You stop taking Ambien by gradually reducing (tapering) your Ambien dose. Experts suggest a taper schedule of withholding an Ambien dose every other day or every third day. Learn more about the principles and protocol behind Ambien cessation here.
Tolerance to Ambien can occur after only 4 weeks of prescribed use. Learn more about Ambien tolerance and its connection to dependence and addiction here.
Smoking Ambien can cause extreme drowsiness, memory loss and/or hallucinations. We review how smoking Ambien affects your body and just how safe smoking Ambien really is here.
Ambien lasts and can affect the body for 8 hours after one dose. Learn more about Ambien dosing, dangers, and more here.
If you take Ambien long-term (more than 4 weeks at a time), Ambien use can lead to Ambien dependence or addiction. More on Ambien dependence, abuse, and addiction liability here.
Medically, Ambien is used to help treat insomnia and sleep disorders. Recreationally, people take Ambien to get high. More on Ambien’s uses, side effects, and dangers here.
Ambien is prescribed in doses of 5 or 10 mg, taken once daily. More on Ambien dosage, cost, and prescriptions here.
Yes. But it is very difficult to overdose on Ambien. More on how much Ambien is safe for you and Ambien overdose here.
Ambien works by slowing brain activity, allowing the user to sleep. Ambien effects begin 30 minutes after oral administration, and last for about 8 hours after you take it. More on exactly how Ambien works in the body and brain here.
It’s difficult to overdose on Ambien, but even at lower doses Ambien can cause potential health risks. More on how much Ambien is safe for you and Ambien overdose here.
What is Ambien?
Ambien is the brand name of a medication called zolpidem. Zolpidem is a hypnotic sedative that helps physically put you sleep; it works by slowing activity in the brain to allow sleep.
Ambien is prescribed by doctors to help people with insomnia or those diagnosed with sleeping problems caused by psychiatric disorders. Ambien can be purchased in pharmacies on a strictly prescription only basis. Ambien is usually taken orally in pill or tablet form.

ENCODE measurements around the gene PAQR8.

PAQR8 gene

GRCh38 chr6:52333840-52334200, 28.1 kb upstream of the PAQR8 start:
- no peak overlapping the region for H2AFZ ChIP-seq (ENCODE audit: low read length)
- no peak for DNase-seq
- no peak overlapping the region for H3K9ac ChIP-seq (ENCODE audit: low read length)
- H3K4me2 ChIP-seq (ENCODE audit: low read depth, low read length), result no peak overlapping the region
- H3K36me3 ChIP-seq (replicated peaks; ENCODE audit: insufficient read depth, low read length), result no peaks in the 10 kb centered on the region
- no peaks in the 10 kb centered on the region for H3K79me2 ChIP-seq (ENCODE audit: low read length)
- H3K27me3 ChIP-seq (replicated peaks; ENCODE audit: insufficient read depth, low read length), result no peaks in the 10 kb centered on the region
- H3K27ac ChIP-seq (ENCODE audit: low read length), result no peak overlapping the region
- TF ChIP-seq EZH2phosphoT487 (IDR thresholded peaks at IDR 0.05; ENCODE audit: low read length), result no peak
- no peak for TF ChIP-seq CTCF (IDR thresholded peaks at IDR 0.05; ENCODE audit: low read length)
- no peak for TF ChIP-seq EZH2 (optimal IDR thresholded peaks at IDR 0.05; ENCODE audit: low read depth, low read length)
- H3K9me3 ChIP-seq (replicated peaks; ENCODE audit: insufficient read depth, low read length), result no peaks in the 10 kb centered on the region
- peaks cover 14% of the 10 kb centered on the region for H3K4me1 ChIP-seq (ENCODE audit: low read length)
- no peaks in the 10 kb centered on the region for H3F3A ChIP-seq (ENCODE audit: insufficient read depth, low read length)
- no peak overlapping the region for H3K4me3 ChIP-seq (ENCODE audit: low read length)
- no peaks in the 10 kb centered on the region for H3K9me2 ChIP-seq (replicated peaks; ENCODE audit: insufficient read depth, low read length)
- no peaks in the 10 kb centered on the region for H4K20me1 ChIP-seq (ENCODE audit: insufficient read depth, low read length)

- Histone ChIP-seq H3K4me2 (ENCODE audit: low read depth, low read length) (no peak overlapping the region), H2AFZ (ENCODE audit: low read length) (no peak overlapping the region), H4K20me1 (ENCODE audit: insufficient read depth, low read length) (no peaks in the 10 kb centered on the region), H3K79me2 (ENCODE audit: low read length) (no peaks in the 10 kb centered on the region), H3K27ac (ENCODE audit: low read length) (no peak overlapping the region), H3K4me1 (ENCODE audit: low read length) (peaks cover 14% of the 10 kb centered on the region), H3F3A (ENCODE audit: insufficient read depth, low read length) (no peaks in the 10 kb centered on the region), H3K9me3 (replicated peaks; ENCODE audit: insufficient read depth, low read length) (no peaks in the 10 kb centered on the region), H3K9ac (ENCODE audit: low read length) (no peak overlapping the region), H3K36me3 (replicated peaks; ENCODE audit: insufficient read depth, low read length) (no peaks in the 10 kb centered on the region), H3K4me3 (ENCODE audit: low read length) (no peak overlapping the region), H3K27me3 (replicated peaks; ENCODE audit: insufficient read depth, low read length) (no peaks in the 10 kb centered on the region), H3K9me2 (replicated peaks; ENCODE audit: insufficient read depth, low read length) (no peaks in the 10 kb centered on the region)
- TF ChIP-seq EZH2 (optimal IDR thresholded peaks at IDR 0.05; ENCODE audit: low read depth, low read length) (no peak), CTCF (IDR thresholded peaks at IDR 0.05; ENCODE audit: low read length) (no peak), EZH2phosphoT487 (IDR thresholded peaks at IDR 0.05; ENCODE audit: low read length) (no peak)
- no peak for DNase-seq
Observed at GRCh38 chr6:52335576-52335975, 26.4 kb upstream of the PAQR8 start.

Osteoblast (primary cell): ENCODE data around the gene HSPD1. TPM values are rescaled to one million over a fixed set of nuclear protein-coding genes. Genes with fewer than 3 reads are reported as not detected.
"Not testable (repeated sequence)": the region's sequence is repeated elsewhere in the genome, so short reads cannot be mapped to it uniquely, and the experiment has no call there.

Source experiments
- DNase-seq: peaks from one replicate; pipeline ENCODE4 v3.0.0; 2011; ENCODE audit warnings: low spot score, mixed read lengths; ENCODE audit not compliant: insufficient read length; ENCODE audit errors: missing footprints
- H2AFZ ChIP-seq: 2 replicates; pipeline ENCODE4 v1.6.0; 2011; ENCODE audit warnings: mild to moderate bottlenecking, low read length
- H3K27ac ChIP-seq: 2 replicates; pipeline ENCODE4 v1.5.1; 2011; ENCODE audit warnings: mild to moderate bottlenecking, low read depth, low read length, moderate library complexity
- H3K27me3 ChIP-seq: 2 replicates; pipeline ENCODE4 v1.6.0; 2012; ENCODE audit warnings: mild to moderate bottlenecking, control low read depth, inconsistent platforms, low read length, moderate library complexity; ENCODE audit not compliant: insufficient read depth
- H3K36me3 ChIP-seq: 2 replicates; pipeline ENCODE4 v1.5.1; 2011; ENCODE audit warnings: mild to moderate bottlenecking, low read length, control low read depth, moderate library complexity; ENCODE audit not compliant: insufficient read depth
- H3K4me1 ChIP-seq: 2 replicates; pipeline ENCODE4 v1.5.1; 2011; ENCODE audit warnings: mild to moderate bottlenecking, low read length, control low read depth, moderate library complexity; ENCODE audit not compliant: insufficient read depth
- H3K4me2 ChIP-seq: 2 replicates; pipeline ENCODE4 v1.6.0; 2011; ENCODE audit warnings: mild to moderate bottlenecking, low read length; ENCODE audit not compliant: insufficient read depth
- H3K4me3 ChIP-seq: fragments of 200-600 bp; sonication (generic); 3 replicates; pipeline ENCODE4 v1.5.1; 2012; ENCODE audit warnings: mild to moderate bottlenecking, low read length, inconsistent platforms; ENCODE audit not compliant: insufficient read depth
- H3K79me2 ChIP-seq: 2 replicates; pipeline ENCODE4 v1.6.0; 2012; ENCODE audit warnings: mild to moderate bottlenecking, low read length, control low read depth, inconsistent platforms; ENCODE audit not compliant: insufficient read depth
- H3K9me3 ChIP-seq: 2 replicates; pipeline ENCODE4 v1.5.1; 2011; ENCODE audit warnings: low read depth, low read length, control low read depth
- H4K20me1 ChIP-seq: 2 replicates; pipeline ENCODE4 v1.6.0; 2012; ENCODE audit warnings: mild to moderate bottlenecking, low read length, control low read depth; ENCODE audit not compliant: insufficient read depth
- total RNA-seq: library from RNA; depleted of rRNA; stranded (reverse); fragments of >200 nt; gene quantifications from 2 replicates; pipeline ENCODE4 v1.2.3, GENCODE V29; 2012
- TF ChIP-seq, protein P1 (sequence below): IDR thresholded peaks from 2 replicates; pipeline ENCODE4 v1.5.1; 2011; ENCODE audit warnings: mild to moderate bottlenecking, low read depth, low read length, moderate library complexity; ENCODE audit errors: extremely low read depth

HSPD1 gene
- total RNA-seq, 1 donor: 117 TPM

Ambien is available in two formulations: Ambien and Ambien CR. Ambien CR is a controlled-release tablet that gradually releases the medicine to prolong its effects. Ambien and Ambien CR are available in pills with different colors and shapes, but generally appear in the following forms:
- Ambien 5 mg appears as a pink capsule-shaped tablet
- Ambien 10 mg appears as a white capsule-shaped tablet
- Ambien 6.25 mg appears as a pink round tablet
- Ambien 12.5 mg appears as a blue round tablet
- Ambien CR 6.25 mg appears as a pink round tablet
- Ambien CR 12.5 mg appears as a blue round tablet
Ambien causes you to feel relaxed, have lower muscle tone and feel very sleepy. But how does Ambien cause these effects?
Basically, zolpidem (the main ingredient in Ambien) works as a “hypnotic” by interacting with the neurotransmitter GABA (Gamma-Aminobutyric Acid) in the brain. GABA receptors work by inhibiting signalling synapses that excite neurons. When Ambien inhibits neural synapses, neurons become less excited and have lower levels of activity, causing relaxation and drowsiness.
Because Ambien only affects certain GABA receptors, the main effect of the drug is to induce sleep. Because it induces sleep, doctors prescribe Ambien as a sleep aid (more popularly known as sleeping pills) for people with insomnia problems. People with difficulty falling asleep, or waking up in the middle of the night and have difficulty returning to sleep, can use Ambien after scheduling a medical checkup and getting a prescription from the doctor.
Adverse effects of Ambien
Ambien is a drug that is available by prescription only because it can cause serious adverse effects. In fact, high doses of Ambien can cause fatigue, pain, hypertension and rapid heart rate, ventricular tachycardia (very fast beating cycle of ventricles), suicidal thoughts, enteritis, formation of blood clots and decreased white blood cells, ear infections, liver disorders and muscle pain, pruritus and acne, vision changes and sensitivity to light and urinary tract infections. If you manifest any of these symptoms, this can be an indication that the body has problem(s) with Ambien.
Further, there are reports of patients who performed complex behaviors while seemingly asleep after using Ambien. In the reports, patients are reported to prepare and eat food, drive vehicles, make phone calls or perform sexual activities while half-asleep on using Ambien. Upon awakening, patients have difficulty recalling or remembering, or cannot totally recall, their behavior or activities done because Ambien causes short-term amnesia.
Some people use Ambien for recreational purposes. Some use Ambien for its intoxicating effects. Users report that Ambien causes bouts of difficulty in distinguishing imagined things and reality, false sensory perception, disorientation, and drifting in and out of consciousness.
For more detailed information about Ambien, see: